An excellent portrayal of the anguish and suffering that patients and carers face when the system charged with providing help is inefficient and inept in its responses. As a professional, I found this story extremely insightful and moving. It reminded me of the responsibility we have as workers and advocates in this field. Vivian’s story, though distressing at times, demonstrates the hope ans survival that is possible and that must be made available to all sufferers.
Majorie Wallace, CEO SANE
A harrowing and compellingly readable insight into the daily problems facing carers with
mentally ill children. The sheer unpredictability of the illness with its mood-swings and lapses into incoherent rage and violence renders normal life impossible as much for the family as for the sufferer. Extremely moving and beautifully written, Kenneth Bain’s book ought to be required reading for all mental health professionals—psychiatrists, general practitioners, nurses, social workers
Patricia Rhymer Todman PhD
This is a wonderful book. The writing has a rhythm which makes it compelling reading. …This book is among the best personal narratives that I have read, and will be a treasured find for families, mental health professionals and members of the public interested in learning more about schizophrenia, its course and its treatment. Its revelations will help to combat prejudice and the social stigma of mental illness in every society, large and small.
I read The Demons of Schizophrenia in 24 hours last week. The writing is astonishingly vivid. I am still reeling. I can hardly think of a book I have read which knocked me down and then lifted me up to such an extent.
Verna Penn Moll
This is a book of enlightenment……It is as compelling as it is passionate, revealing the trauma, hell and suffering through which schizophrenia takes the victim, the carers and the family. The agony grips the reader in a way that makes it impossible to rest the book until it is completed. This is a book of courage, taking us right into the hidden depths of pain and suffering.. The book throws the secrecy and stigma into a wide open sphere of truth, discussion and hope.
Kenneth Bain was born in New Zealand in 1923, and educated at Auckland Grammar School, Auckland University College and Corpus Christi College, Oxford. He was appointed to the Colonial Administrative Service in 1946 and assigned to Palestine as an Assistant District Commissioner in Gaza. After transfer to Fiji in 1949, he began his long association with the island peoples of the South Pacific, the Caribbean, and South Atlantic; and has travelled widely throughout all three regions.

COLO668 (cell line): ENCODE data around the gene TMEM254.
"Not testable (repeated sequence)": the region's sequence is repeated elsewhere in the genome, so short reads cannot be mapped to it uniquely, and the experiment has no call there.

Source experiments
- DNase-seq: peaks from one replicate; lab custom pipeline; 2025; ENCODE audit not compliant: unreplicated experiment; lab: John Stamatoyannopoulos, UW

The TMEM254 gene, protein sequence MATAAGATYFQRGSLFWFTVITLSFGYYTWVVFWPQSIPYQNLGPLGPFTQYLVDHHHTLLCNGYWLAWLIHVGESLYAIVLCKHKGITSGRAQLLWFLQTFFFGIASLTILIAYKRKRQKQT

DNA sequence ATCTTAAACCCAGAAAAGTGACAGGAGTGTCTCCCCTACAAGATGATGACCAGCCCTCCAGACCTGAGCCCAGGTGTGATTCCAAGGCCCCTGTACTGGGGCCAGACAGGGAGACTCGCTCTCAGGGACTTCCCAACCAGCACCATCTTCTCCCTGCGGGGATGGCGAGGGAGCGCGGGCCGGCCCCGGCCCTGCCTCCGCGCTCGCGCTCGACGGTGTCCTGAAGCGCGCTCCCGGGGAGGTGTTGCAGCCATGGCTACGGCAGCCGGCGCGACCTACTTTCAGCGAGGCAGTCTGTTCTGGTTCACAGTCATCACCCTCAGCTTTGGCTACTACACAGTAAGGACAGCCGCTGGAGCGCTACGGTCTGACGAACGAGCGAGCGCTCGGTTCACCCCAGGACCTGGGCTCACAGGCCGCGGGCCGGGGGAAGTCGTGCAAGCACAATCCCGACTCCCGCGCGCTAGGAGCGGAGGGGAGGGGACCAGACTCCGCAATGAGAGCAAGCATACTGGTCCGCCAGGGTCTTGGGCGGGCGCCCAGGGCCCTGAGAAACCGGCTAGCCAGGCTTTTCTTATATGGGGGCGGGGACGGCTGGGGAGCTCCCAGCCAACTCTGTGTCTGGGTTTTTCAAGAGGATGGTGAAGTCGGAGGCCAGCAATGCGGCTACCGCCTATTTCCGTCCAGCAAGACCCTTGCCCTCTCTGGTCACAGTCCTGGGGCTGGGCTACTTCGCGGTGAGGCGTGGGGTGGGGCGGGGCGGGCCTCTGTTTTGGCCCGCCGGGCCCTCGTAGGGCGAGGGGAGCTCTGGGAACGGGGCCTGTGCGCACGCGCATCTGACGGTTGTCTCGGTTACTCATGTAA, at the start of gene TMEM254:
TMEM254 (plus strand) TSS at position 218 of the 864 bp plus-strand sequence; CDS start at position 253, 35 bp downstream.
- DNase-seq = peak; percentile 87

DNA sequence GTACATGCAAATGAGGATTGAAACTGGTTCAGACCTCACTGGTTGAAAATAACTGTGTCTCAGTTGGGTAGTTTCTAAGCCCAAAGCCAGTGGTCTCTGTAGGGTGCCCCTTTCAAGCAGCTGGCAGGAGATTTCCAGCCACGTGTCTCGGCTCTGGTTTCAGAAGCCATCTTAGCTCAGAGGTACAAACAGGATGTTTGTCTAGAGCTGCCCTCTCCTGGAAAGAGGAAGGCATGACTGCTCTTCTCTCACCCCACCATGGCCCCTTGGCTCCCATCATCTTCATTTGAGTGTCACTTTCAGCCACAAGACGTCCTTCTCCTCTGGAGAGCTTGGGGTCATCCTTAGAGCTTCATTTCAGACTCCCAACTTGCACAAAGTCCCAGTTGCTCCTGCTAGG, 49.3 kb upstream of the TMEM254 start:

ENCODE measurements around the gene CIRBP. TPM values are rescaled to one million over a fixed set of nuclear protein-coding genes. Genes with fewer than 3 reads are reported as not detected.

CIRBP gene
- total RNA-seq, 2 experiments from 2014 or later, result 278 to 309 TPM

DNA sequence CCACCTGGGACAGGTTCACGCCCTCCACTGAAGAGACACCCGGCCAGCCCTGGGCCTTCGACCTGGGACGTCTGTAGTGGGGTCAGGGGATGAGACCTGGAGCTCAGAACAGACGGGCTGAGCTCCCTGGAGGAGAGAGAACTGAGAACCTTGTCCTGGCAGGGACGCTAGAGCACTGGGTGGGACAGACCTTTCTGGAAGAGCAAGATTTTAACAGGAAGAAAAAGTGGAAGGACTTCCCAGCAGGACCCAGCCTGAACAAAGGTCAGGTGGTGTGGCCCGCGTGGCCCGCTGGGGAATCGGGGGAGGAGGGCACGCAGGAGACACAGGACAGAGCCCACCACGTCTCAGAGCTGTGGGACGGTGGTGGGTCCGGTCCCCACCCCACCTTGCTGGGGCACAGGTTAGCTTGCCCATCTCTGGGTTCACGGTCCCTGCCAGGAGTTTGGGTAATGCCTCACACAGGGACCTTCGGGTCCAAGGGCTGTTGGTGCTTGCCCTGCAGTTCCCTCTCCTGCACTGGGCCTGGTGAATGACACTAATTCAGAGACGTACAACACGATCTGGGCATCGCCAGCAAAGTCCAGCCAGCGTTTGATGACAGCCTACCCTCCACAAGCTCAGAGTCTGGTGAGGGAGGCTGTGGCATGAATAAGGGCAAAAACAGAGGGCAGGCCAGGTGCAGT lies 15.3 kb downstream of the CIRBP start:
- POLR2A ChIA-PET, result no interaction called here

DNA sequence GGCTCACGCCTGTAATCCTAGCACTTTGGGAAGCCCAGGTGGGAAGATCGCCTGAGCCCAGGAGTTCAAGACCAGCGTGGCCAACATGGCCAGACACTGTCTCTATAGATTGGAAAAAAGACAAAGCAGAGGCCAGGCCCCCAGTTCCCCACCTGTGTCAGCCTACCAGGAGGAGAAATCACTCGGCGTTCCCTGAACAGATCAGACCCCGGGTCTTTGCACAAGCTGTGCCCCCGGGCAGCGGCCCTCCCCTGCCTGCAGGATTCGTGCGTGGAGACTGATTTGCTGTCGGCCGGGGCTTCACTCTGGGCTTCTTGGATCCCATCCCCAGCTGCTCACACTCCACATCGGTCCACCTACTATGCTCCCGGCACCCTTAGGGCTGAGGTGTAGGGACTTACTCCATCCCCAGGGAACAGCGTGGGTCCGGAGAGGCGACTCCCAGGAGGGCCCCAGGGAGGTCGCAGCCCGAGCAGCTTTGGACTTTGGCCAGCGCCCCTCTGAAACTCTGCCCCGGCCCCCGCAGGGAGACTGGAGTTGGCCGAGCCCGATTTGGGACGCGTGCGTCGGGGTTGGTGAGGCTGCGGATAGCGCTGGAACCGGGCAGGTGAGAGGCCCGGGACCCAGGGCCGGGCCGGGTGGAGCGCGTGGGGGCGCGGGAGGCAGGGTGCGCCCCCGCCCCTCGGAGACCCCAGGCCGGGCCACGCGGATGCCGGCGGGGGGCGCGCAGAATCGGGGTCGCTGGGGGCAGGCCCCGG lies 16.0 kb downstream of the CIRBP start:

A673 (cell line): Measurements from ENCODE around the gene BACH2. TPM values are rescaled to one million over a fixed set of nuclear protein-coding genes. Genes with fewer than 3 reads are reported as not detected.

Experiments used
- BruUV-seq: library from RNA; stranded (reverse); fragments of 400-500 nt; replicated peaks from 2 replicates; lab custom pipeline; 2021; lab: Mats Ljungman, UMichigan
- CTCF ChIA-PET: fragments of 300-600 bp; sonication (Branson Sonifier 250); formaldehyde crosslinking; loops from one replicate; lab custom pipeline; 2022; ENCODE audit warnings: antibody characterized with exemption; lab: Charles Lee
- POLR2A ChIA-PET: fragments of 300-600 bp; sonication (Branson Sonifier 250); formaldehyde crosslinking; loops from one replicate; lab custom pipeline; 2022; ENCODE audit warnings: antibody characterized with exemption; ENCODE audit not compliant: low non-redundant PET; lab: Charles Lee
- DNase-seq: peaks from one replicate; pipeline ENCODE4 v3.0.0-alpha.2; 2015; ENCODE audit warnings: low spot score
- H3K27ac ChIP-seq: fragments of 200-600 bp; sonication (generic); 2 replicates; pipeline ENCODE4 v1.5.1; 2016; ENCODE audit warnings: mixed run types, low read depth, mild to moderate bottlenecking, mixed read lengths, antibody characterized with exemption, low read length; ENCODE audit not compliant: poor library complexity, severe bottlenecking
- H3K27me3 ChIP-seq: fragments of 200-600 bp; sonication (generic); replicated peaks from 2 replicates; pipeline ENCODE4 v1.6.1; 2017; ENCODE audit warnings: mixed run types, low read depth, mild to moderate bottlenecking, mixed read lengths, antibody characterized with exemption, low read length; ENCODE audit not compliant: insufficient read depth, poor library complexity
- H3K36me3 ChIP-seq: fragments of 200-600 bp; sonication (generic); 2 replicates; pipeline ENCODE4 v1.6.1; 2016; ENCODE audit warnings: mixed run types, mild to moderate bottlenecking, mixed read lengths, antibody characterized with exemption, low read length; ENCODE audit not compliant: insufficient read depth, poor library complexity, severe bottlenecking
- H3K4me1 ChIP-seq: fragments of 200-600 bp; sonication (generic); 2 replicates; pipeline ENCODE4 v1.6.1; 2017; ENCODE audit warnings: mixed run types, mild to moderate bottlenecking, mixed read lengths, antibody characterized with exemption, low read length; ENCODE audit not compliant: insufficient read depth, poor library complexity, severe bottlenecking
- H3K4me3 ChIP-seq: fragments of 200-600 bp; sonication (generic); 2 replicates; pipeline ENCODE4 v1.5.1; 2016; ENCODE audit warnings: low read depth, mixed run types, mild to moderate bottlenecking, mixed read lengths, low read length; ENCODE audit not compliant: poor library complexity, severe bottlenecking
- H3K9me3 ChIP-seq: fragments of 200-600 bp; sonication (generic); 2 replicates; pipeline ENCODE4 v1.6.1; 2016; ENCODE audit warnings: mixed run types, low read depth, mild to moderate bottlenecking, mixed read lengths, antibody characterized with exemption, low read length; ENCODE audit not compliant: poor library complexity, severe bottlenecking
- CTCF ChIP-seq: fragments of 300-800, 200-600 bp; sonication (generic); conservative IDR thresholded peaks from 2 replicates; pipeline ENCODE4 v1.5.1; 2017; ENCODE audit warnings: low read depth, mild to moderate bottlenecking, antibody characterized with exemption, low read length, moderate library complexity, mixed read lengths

He was Secretary to the Government of Tonga 1953-56; Commissioner, British South Pacific Office in Fiji, including responsibility for Pitcairn, 1965-70; Deputy High Commissioner for Fiji in London 1970-75; a Director at the Commonwealth Secretariat in London 1975-80; then for five years, Financial Secretary and , for a period, Deputy Governor in the British Virgin Islands. He has also been Director of Studies in Financial Management at the Royal Institute of Public Administration in London.
In close to 60 years, Kenneth Bain has written eleven well-received books. They include seven with worldwide island themes, including three on the South Pacific Kingdom of Tonga and its people. There is one each on Fiji military coups, St Helena, British Virgin Islands, and Pitcairn, together with books on schizophrenia, Doggerel Ditties in the style of Ogden Nash, obituaries he wrote for the London newspaper The Independent, and Gaza, his Palestine mandate diary 1946-48.
He now lives on Tortola in the British Virgin Islands, where he and his wife were made Honorary Belongers in 1985. His wife Margaret Anga’aefonu is part-Tongan; their three children were born in Tonga and Fiji.
He was awarded the OBE in 1976, and appointed by King George Tupou V of Tonga to be Grand Cross of the Royal Order of Queen Salote Tupou III in 2010.